Enough whining!  Howard Zinn and J.D. Salinger are definitely two men who left the world a better place than they found it.

Posted by mrbrent at 1:39 PM

sotu: dispensing with formality

Hey, here's a really nice bit of insight from Robert A. George on how the SOTU speech compared with SOTUs of the past — specifically, how President Obama departed from tradition, both in stagecraft and in tone:
indeed, the strangeness continued -- the evidence of which could be gleaned by what was included and excluded in the speech.

To go in reverse order, for the first time I believe since Reagan initiated the practice, there was no shout-out to the special guests in the president's box.  The hero cops from the Ft. Hood shooting were reportedly up in the gallery, yet no explicit mention of them?  Odd.

Odder still was the specific avoidance of specificity.  By that, I mean the president made pointed reference to examples of companies and individuals helped by the stimulus -- but gave no names.

George goes on to compare the break with boilerplate with the tone of the speech, which was more baldly political than usual.  And by "political" we're not talking about, "An iPad in every pot!" or overt appeals to garner the support of viewers at home, but rather plain-speaking to the realities facing the congressman/women sitting in front of him.

Basically, the president didn't have any time for bullshit last night, whether self-serving or conciliatory.  Word.

[Via Adam Serwer.]

Posted by mrbrent at 10:03 AM

sotu 10

Again I managed to not watch the president addressing both houses of Congress — I guess it's now a trend.  But I certainly watched excerpts and read reactions, and I even more certainly was worried sick about the thing all day in between jokes about feminine hygiene.

And my big reaction is this: that dude is President of the United fucking States of America.  During the scrum of the legislative year and the unrelenting siege laid by Fox News and its sock puppets, you forget about the campaign, and the features about the man that that made him formidable: his discipline, his smarts and his tenaciousness.  And last night, standing in front of those aggregated bigwigs, speaking complete sentences like he might have actually wrote them, his presidential-ness took center stage again, and it was powerful.  Even the obligatory wingnut rudeness was more elevated this time around: it was a robed Justice of the Supreme Court who forgot his manners, and not some cracker Rep nobody ever heard of.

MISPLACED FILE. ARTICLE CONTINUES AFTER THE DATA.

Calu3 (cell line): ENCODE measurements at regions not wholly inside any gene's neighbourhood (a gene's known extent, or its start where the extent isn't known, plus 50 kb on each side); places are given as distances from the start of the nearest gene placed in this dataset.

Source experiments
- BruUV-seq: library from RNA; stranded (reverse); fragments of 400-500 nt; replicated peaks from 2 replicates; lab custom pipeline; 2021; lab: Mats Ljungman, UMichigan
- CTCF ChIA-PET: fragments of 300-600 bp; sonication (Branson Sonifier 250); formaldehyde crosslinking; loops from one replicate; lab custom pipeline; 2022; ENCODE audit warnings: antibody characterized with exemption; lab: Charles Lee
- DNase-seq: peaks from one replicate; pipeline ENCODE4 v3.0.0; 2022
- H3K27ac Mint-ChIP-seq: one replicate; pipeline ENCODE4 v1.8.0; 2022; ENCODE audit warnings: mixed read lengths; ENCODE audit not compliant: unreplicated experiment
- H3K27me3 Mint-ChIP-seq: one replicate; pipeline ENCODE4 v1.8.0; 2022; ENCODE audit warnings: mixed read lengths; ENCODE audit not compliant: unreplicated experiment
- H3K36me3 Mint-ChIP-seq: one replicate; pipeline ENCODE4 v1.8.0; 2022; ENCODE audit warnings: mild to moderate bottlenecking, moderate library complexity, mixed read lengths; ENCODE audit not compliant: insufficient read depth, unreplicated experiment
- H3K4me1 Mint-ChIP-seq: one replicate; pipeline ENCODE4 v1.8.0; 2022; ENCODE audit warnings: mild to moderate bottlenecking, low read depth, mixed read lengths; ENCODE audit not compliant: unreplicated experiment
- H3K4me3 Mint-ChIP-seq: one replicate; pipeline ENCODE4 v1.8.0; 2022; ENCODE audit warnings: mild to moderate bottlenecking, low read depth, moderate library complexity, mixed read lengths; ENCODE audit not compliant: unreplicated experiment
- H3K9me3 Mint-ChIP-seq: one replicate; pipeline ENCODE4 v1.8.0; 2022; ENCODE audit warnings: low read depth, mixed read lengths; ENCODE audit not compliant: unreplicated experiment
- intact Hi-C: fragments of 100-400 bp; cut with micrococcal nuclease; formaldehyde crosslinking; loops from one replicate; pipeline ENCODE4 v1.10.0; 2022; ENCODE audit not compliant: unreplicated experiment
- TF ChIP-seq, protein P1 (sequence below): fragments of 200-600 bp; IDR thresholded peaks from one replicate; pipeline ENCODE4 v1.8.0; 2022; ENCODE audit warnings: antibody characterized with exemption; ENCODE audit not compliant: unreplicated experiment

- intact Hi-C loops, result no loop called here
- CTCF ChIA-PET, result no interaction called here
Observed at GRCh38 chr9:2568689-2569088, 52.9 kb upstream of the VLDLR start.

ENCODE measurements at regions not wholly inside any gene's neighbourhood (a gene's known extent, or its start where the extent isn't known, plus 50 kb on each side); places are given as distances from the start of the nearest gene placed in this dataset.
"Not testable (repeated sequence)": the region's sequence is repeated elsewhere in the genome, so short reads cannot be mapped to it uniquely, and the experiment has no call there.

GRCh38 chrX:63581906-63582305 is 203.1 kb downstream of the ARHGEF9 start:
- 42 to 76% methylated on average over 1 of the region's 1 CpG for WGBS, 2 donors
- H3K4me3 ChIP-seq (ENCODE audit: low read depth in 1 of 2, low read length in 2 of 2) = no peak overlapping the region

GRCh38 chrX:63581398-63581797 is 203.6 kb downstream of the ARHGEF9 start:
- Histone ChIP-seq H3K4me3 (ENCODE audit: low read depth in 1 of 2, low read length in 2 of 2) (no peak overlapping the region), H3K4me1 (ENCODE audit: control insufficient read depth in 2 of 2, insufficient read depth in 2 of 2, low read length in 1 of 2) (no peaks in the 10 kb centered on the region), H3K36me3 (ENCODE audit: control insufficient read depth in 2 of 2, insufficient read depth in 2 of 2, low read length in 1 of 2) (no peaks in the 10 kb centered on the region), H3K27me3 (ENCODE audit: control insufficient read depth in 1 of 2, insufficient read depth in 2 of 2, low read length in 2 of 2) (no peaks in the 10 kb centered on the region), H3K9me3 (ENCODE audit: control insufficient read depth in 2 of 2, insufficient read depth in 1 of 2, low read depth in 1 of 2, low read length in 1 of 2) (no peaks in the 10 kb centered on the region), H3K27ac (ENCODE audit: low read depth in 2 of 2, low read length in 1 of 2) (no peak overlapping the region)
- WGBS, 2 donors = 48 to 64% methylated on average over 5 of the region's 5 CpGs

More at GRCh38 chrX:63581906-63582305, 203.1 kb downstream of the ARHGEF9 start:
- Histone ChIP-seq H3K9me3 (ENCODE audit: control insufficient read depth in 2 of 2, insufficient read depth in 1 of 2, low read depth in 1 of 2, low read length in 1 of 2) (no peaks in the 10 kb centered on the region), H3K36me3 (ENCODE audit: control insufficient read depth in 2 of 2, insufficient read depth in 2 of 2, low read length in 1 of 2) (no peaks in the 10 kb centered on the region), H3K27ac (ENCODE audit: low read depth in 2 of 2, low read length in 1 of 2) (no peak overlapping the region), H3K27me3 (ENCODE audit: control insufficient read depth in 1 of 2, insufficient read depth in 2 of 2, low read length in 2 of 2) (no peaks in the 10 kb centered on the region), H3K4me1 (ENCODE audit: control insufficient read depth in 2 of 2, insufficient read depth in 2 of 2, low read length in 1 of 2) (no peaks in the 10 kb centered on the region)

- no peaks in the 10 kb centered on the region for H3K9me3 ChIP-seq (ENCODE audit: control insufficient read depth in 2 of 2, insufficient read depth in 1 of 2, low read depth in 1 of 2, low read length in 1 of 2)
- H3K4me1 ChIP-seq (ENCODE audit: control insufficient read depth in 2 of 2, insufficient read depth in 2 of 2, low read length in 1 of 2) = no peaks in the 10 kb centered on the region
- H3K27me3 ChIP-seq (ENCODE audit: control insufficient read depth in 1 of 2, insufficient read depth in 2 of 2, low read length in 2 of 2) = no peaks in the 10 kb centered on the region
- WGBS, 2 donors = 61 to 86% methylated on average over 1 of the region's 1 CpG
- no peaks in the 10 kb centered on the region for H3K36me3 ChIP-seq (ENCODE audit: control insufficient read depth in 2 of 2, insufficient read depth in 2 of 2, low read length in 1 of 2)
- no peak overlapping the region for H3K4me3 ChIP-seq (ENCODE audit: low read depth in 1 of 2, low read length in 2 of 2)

What came back to me, even in the middle of all the small defeats suffered by the administration, is Obama's I-got-this-ness.  Because he does, succeed or fail.

I haven't gotten around to watching Jefferson Davis' State of the Union rebuttal, but I hear it was awesome like Nixon's five o'clock shadow.  The day is young.  Maybe someone with no mercy put it up somewhere.

Posted by mrbrent at 8:13 AM

January 27, 2010

taibbi v. brooks

So I hit David Brooks in the face with a soft fluffy pillow for the sideways revelation that China tanked our economy.  Fair enough!

And for all that other normal David Brooks stuff, like his inverse class war and his elitism, Matt Taibbi takes Brooks to the woodshed — an actual woodshed, filled with wood: